Disregarding new Utah law could cost $750

  • Published
  • By Adam Sandbek, 75th Air Base Wing Safety

HIIL AIR FORCE BASE – During one of our recent snowstorms, I was eastbound on SR-193, heading toward Highway 89. Traffic was backed up all the way to the Wal-Mart just off Church Street, at least a half-mile away from the intersection.  I figured there had to be an accident, or some other hazard causing everyone to jam into the left lane. 

I did the responsible, fair, kind, good-person, Utah thing and merged into the slow lane, knowing it would take at least 20 minutes to reach the intersection in accumulating snow conditions. Everyone else merged early and I didn’t want to be a jerk, so I just followed along.

As I neared the Layton Christian Academy, I realized the intersection was completely clear, and everyone was merging early to avoid a non-existent hazard. One of the two turn-lanes was closed due to construction, but there was easily another quarter-mile of clear road, with not one car on it.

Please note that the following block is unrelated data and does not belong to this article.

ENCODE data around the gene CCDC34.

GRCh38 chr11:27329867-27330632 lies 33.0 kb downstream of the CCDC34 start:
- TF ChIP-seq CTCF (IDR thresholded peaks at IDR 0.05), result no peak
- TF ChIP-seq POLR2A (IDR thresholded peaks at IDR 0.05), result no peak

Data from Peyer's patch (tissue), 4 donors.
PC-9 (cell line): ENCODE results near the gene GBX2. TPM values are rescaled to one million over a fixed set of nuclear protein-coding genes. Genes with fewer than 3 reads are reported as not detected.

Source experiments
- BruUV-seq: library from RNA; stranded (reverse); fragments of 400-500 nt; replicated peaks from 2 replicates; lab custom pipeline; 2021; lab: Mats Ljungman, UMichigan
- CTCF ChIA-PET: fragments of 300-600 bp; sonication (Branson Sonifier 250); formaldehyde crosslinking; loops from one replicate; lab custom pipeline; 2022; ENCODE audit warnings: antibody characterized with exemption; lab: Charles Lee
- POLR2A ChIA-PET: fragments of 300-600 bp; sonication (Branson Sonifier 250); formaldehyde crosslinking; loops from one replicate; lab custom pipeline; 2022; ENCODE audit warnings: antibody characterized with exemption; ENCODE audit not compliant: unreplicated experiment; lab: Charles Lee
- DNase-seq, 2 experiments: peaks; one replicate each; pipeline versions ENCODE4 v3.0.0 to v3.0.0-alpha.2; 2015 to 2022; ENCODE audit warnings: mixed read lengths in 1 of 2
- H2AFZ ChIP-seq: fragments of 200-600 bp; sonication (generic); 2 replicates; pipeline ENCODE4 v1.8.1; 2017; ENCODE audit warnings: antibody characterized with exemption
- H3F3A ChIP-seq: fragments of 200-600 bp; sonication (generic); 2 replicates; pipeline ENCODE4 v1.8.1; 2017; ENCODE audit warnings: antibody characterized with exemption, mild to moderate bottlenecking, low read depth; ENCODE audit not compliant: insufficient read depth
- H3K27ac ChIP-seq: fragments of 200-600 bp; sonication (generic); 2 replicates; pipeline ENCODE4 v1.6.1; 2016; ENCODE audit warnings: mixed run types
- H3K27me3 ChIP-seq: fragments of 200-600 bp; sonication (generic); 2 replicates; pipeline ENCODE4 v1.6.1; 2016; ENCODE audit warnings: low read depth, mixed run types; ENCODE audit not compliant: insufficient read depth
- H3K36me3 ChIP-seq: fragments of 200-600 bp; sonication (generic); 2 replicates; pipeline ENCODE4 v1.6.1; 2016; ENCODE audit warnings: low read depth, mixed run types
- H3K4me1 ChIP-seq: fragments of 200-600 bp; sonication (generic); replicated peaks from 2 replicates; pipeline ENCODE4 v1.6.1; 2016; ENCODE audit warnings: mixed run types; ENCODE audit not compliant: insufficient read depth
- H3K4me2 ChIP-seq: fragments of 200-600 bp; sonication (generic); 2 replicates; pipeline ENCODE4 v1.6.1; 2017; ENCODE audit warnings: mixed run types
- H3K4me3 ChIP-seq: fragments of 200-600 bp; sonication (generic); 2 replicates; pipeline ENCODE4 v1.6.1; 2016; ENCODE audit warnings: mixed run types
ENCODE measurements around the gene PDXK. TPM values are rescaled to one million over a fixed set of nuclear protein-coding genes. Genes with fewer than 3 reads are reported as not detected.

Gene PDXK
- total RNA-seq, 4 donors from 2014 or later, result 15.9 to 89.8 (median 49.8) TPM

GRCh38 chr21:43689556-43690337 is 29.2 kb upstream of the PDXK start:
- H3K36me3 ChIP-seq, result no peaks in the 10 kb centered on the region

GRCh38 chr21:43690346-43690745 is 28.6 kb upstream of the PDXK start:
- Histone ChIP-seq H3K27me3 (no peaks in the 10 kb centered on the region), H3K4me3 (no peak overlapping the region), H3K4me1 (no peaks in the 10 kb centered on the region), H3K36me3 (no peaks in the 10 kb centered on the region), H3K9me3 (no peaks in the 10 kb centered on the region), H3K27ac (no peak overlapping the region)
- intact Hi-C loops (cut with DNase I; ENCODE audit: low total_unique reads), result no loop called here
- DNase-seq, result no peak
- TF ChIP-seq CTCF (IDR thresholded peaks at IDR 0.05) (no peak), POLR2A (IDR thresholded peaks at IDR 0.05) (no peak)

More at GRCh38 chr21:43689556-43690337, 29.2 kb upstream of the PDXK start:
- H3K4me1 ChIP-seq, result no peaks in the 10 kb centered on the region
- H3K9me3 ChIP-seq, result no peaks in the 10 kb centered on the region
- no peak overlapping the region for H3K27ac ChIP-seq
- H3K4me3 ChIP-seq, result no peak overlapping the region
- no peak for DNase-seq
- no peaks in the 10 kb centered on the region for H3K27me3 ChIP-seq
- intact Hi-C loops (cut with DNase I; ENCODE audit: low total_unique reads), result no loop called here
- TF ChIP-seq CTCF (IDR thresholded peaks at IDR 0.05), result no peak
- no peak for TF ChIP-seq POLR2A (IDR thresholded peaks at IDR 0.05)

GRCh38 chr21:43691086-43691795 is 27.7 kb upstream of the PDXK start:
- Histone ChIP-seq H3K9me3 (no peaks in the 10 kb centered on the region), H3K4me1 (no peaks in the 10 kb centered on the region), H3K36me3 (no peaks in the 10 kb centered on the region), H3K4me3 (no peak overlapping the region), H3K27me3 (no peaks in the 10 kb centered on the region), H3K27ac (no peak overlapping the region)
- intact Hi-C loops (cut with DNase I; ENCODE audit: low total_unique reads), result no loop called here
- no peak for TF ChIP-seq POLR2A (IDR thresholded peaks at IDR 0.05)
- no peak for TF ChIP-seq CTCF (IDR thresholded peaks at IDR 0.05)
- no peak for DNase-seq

At that point I departed my lane and followed another vehicle all the way up to the merge point.  Someone let me in, but I could tell they didn’t want to.

I was aware of our state law regarding merging using the zipper method, and I knew that using both lanes to eliminate the back-up through two stoplights was a lot safer than early-merging.

Section 41-6a-903.1 of the Utah State Traffic Code went into effect on May 4, 2022.  It mandates using the zipper method of merging at any point where two congested traffic lanes merge into one lane. 

This method has been shown to reduce congestion by 40%, reduce accident severity, reduce road rage incidents, and improve traffic flow.

Zipper merging is a law in many states and over 30 states officially endorse it as safe driving behavior. In Utah, failure to use this merging method is actually an infraction and may result in a $750 fine.

With traffic influx and our never-ending construction cycle, we need to re-think how we see zipper merging and remember we’re all just trying to safely reach our destination. 

The next time you approach a congested merge point and someone passes you in the other lane, remember that zipper merging is safer and it’s the law in Utah.